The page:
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1937 Chevrolet 1/2 ton Pickup
#1398121 Sat Feb 20 2021 07:20 PM
4 Images
Joined: Apr 2007
Posts: 828
Shop Shark
1937 Chevrolet 1/2 ton Pickup

I purchased this truck from a fellow Stovebolter who had started restoring it and the project stalled. One of my sons, Lightholder on this forum, went on a road trip with me to retrieve this from the West coast. The truck was disassembled down to a bare frame and then reassembled. I spent four years doing much of the work myself, although most of the body work and painting was done by a local shop. My goal was to have a truck that is as close to stock as practical. It has the original design drivetrain including a 4 speed non-synchronized transmission and 216 engine. The electrical system is 6 volt with the original voltage cutout (no voltage regulator). I did take some liberties with modern products such as Remflex manifold gasket and Cunifer copper nickel brake and fuel lines. The tires are Coker radials in the original size 6.00x16. The original bed was kind of beat up, as the truck had been a landscaping truck for part of its life. I purchased a new bed and bed wood from Mar-K. As you can see from one of the photos , I painted the bed wood black so that it would appear stock, using the process described on Mar-K’s website.
Much of the restoration process would be familiar to you all but one aspect I would like to highlight is how much work went into the fuel system to return it to the original configuration. The 1937 trucks are unique in that this is the only year there is no fuel filler tube for the under seat gas tank. The bench seat is split, allowing you to raise the passenger half of the seat to reveal the gas tank cap or bung. It is not vented; the tank itself has a vent that exits at the bottom of the tank, just above a hole in the cab floor. To fill the tank you open the passenger door, lift up the seat bottom half, open the bung and fill-er-up. Well, unfortunately when I got the truck it had a car gas tank strapped under the bed with the fill tube protruding through an ugly ragged hole in the passenger fender. The seat base that surrounds the stock gas tank had been removed and someone had constructed a wood seat that sat on the cab floor. To return the truck to stock configuration, I ended up buying a bare late 1936 cab, cut the 35 spot welds holding down the seat base and welded it to the 1937 cab. Another Stovebolter sold me a nice original gas tank and seat back. I located seat bottoms from a local junk yard here in the desert.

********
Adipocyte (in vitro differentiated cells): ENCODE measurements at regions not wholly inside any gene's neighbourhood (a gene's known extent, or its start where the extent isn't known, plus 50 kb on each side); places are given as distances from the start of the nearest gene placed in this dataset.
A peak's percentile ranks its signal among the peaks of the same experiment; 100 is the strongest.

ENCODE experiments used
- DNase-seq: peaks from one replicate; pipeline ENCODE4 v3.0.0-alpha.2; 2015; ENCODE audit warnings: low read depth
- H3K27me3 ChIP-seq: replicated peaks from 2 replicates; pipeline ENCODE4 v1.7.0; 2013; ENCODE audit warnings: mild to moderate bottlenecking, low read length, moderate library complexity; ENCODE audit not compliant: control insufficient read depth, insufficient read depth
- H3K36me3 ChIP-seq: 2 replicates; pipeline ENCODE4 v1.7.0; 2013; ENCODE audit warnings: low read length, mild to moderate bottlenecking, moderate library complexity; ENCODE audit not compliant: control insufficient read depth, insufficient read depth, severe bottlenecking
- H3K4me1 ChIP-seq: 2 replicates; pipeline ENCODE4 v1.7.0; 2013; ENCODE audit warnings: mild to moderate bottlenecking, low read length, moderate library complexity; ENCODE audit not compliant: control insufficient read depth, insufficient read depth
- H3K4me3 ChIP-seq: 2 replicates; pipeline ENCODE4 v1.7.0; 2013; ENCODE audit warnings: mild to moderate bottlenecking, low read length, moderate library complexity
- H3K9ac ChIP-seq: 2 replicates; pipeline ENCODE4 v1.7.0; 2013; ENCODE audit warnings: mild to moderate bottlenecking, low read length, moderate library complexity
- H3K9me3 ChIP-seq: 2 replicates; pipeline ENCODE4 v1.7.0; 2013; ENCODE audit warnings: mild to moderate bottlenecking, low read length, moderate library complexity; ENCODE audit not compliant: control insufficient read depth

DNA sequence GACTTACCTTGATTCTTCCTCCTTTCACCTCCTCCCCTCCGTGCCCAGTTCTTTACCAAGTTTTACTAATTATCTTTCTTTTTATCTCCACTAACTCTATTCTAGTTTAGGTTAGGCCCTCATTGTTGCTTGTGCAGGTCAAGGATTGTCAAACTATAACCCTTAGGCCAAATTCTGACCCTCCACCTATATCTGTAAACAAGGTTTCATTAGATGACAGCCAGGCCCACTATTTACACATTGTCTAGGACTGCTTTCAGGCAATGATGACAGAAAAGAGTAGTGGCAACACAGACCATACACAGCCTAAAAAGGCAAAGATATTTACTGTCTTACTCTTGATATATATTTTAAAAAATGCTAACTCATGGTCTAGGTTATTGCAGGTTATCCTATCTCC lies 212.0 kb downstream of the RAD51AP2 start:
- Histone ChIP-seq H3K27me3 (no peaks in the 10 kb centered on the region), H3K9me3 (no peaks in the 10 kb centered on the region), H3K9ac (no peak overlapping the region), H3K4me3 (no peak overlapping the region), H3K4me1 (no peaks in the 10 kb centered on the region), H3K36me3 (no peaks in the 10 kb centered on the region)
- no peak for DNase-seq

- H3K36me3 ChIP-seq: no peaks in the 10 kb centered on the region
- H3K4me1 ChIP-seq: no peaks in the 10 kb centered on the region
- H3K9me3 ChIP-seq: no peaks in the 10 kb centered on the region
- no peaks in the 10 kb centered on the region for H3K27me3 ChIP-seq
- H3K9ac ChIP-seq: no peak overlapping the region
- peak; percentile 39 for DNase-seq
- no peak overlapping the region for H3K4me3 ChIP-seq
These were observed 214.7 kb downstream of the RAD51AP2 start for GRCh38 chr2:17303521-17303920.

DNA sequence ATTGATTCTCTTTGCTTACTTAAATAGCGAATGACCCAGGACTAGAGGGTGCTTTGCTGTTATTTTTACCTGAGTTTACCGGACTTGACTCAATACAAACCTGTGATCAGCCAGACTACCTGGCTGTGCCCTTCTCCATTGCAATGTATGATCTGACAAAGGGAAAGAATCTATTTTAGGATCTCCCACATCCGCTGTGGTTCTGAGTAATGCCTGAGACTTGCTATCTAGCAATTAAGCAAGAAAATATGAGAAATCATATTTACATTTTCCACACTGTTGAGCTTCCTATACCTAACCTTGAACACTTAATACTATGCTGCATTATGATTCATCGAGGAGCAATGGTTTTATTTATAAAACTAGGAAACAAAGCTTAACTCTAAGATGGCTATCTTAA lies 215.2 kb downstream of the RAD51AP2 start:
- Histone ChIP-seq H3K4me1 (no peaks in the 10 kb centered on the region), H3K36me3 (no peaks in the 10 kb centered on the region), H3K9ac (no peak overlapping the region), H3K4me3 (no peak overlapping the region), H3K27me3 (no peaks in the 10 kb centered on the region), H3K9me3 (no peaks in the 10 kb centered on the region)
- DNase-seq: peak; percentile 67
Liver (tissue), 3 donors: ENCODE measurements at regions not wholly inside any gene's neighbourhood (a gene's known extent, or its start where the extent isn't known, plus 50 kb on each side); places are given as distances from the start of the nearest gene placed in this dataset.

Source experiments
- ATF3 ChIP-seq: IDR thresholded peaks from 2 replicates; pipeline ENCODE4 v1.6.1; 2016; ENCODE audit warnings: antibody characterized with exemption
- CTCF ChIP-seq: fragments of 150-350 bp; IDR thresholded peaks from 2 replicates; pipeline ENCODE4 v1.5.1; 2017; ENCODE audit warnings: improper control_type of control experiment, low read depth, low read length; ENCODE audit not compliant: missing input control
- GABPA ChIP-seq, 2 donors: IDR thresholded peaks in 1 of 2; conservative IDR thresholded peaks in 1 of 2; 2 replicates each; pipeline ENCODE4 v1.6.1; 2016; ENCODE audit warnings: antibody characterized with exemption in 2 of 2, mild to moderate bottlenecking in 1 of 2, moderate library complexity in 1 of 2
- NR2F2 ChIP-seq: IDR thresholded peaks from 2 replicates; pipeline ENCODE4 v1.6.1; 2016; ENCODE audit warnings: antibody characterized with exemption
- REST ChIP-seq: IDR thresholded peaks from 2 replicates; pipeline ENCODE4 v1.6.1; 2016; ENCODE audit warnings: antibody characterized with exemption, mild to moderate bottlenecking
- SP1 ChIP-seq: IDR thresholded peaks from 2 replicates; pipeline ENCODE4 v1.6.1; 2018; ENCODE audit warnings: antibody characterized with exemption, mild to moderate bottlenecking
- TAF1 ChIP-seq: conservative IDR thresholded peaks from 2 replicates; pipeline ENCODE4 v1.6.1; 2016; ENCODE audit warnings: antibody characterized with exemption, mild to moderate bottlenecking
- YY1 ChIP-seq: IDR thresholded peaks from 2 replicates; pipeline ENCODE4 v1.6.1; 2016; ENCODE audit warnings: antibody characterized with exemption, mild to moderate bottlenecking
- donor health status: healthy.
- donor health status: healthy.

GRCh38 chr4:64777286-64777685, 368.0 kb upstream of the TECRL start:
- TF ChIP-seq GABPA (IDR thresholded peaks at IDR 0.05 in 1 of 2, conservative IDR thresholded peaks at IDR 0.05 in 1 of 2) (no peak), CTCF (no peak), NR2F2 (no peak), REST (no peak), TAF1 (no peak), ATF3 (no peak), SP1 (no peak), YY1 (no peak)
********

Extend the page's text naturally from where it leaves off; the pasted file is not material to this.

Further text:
The truck is a blast to drive and I have really fallen in love with the look of that era truck.
Last edited by Lightholder's Dad; Sat Feb 20 2021 07:28 PM.

1937 Chevy 1/2 ton
1942 Chevy 1/2 ton
1947 Diamond T Model 509
1951 Chevy 1/2 ton
1950 Chevy COE Model 5700 ~ "Barney" ~ And more pix
Re: 1937 Chevrolet 1/2 ton Pickup
Lightholder's Dad #1398140 Sat Feb 20 2021 09:16 PM
Joined: Nov 2004
Posts: 1,998
Workshop Owner
What a great truck and story. I'm glad that you explained the effort you took returning the gas tank to it's original configuration. I wasn't aware that they came from the factory like that.

Thank you for sharing your story and pics.


J Lucas

1941 Chevy 1/2-Ton
1942 Chevy 1.5-Ton SWB
1959 Chevy Apache 31 Fleetside
1959 Chevy Apache 32 Fleetside
1959 Chevy Viking 40

My Flicker Photos! []

Re: 1937 Chevrolet 1/2 ton Pickup
Lightholder's Dad #1398164 Sat Feb 20 2021 11:54 PM
Joined: Nov 2019
Posts: 532
Shop Shark
Looks nice. The green looks great.

"If you can't fix it with duct tape it's an electrical problem"
1949 5 Window 3100
Veteran of the USAF

Re: 1937 Chevrolet 1/2 ton Pickup
Lightholder's Dad #1398323 Mon Feb 22 2021 12:37 AM
Joined: Aug 2012
Posts: 99
Shop Shark
Looks great!

1938 Chevy 1/2 ton
She looks good at 50 yards and 35 miles per hour on a dark night.
Re: 1937 Chevrolet 1/2 ton Pickup
Lightholder's Dad #1398813 Thu Feb 25 2021 06:07 PM
Joined: Dec 2019
Posts: 123
Shop Shark
what my GC strives to be when she grows up! Still molting farmers parts and modifications.

All you need in life is TIME, PATIENCE and MONEY.
If you are missing one component, you'll need an abundance of the others two.

Moderated by  hardshell, J Lucas 

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